Increased public awareness of climate change and shifting political attitudes within the United States may lead to federal regulations on the emissions of greenhouse gases. The transportation sector represents 27% of the total U.S. GHG emissions, with passenger cars and light-duty trucks accounting for 17% of the total. This paper examines international, national, state, and local level policies that may reduce transportation related GHG emissions. Emission reduction targets and atmospheric concentration stabilization goals will be decided upon at the international and national levels; however, implementation of emission reduction strategies will be delegated to the state and local governments and given flexibility to choose their specific approaches. Emission reduction strategies most likely to be implemented by states and local municipalities are examined for their effectiveness. The results are intended to be used by municipal public works managers and state level administrators for making GHG reduction policy decisions. At the local level, the climate action plans of four cities with varying populations were examined to calculate the annual reduction in tons of CO2 equivalents. At the state level, the climate action plans of Arizona, Colorado, Montana, North Carolina, New Mexico, and Vermont were examined for percent reduction in greenhouse gas emissions from transportation related initiatives. Results from GHG reduction initiatives in Miami, FL; Brookline, MA; Austin, TX; and Brattleboro, VT show that most effective local strategies are increased public transit ridership, increased bicycle use, and increased carpooling, with annual per capita reductions in CO2 of 279 lbs, 645 lbs, and 75 lbs, respectively. Effective state level policies are emission reductions for light-duty vehicles and smart growth measures with average reduction percentages of 9.2% and 7.1%, respectively. Economic cost-benefit analyses should be performed for each initiative before being implemented to ensure effective emission reduction measures are also cost effective.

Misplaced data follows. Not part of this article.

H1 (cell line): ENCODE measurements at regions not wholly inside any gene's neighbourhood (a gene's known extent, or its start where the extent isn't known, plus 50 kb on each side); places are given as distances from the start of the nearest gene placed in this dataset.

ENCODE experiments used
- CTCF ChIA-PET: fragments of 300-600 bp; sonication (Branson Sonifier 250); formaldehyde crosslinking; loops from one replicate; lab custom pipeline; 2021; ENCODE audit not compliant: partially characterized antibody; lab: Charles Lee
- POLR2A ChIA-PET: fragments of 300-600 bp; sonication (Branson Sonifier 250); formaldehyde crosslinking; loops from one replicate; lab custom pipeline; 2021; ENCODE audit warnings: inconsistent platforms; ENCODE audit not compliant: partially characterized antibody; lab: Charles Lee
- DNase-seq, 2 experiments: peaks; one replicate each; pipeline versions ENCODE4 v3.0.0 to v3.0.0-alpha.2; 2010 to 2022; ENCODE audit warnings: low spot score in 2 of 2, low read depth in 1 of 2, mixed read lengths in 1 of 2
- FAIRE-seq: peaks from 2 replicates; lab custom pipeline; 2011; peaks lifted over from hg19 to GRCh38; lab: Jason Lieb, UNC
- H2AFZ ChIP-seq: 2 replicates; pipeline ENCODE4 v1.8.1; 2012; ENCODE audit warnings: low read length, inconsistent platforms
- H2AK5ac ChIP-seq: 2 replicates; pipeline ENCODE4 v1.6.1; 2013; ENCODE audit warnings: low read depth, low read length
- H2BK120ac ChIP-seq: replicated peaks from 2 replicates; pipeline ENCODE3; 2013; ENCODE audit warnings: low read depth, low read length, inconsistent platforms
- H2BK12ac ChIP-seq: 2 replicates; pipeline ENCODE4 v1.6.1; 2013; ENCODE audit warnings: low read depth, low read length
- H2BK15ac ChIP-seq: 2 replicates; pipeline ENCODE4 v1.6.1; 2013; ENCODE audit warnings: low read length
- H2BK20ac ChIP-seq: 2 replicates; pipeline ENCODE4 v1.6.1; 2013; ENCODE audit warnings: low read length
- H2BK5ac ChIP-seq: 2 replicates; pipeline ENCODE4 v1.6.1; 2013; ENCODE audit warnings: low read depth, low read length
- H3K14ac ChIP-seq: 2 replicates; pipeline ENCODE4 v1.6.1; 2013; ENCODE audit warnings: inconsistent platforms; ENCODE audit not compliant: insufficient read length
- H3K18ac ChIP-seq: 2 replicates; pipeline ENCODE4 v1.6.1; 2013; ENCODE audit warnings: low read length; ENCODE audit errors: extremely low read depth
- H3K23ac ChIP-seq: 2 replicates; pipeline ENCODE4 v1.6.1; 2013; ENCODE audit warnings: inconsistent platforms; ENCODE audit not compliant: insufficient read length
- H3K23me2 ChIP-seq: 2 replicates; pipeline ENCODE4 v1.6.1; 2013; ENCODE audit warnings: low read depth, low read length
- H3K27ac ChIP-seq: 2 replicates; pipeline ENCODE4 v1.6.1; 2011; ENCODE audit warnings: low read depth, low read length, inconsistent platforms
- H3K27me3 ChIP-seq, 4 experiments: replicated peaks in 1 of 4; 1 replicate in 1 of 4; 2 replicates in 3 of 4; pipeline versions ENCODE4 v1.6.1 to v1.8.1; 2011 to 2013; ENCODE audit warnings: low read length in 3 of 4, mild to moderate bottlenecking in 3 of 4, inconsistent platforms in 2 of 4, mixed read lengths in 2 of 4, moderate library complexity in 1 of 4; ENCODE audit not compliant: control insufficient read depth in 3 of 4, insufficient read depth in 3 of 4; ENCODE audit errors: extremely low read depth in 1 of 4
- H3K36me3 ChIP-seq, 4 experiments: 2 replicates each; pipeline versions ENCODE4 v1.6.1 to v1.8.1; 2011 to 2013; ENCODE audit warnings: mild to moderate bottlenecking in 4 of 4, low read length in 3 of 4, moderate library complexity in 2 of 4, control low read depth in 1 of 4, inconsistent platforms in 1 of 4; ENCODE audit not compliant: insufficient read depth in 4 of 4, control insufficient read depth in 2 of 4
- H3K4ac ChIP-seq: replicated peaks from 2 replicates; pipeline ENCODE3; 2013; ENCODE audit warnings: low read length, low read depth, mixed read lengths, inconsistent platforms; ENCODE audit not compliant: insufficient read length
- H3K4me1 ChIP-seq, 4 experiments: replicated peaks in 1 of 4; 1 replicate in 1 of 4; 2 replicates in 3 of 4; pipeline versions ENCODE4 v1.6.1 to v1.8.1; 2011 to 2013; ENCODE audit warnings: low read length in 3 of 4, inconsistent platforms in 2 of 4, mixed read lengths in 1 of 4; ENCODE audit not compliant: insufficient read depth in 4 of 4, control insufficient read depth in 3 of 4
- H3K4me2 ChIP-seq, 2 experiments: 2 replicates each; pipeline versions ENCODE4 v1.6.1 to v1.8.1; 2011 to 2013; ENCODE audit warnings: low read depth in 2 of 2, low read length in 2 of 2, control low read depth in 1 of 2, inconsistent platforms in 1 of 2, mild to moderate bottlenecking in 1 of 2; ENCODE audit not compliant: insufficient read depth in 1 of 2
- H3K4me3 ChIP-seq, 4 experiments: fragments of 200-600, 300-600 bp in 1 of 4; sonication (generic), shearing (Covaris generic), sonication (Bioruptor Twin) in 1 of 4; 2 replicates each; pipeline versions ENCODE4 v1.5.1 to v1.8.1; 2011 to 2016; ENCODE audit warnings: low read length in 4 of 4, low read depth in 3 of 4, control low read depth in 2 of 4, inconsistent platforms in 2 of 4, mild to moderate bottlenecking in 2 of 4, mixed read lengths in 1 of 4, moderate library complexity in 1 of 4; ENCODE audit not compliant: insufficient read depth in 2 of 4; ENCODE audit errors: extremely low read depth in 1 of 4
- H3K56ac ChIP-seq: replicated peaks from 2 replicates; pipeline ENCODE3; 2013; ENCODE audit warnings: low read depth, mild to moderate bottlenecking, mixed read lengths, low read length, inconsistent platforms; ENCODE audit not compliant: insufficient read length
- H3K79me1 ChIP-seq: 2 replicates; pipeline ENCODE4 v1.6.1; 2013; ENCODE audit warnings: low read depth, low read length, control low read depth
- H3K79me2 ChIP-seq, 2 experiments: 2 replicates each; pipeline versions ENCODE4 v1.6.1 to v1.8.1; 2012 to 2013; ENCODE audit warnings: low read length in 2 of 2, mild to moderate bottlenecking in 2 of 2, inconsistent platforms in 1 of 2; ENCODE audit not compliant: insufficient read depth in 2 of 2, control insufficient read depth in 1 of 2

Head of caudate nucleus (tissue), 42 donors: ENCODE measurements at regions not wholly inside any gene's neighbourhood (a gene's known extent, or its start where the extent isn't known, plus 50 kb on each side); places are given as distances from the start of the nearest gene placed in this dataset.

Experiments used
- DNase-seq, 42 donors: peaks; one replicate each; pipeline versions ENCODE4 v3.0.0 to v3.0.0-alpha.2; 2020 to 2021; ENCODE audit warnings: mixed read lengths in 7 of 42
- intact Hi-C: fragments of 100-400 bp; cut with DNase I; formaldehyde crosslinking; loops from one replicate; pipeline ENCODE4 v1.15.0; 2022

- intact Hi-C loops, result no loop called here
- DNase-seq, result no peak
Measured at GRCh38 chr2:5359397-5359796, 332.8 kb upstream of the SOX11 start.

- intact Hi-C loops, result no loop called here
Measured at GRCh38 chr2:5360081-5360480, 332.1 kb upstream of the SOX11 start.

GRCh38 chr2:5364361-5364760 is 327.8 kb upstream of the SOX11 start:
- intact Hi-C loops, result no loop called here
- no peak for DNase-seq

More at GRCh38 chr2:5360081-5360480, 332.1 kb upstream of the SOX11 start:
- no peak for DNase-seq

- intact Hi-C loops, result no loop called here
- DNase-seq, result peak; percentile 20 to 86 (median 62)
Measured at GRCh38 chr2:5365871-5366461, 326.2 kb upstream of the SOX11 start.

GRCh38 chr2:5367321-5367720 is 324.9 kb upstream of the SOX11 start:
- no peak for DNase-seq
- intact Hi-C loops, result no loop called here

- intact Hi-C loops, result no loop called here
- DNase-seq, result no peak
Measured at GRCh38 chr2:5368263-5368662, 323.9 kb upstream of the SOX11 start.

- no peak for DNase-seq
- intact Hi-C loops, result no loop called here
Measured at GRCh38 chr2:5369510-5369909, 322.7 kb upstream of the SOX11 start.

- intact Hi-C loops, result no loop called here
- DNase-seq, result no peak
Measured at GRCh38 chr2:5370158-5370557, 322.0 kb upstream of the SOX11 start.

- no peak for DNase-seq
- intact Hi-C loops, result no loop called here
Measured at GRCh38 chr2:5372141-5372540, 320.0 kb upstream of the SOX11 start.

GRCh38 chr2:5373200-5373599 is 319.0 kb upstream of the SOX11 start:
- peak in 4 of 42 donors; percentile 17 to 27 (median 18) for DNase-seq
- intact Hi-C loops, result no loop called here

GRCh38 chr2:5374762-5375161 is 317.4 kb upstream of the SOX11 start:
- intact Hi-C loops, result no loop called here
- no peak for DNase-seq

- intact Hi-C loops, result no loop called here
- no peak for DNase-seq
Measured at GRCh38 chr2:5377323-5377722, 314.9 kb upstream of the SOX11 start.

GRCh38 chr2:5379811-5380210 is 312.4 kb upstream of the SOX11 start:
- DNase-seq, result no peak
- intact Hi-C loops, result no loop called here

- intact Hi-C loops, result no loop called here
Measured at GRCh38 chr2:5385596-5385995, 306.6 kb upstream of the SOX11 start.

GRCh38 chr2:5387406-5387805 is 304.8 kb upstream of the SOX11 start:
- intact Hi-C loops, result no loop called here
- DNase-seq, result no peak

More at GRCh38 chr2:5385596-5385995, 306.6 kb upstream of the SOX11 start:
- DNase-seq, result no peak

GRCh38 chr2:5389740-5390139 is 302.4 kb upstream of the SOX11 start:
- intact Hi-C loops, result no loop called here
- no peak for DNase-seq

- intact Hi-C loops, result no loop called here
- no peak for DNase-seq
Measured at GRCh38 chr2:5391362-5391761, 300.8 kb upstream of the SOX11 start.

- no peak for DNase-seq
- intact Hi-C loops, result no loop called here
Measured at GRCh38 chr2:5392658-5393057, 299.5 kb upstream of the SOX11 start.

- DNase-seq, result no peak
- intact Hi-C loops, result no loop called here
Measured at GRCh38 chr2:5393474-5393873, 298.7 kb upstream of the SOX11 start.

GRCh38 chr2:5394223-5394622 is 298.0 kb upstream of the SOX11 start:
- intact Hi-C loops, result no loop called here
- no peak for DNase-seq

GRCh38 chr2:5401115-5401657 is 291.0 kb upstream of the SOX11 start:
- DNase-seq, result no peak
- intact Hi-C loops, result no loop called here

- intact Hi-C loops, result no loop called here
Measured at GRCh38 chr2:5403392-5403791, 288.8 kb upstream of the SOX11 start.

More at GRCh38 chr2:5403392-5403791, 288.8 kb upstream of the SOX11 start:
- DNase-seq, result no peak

|Number of pages
|International Journal of Interdisciplinary Social Sciences
|Published - 2010
All Science Journal Classification (ASJC) codes
- General Social Sciences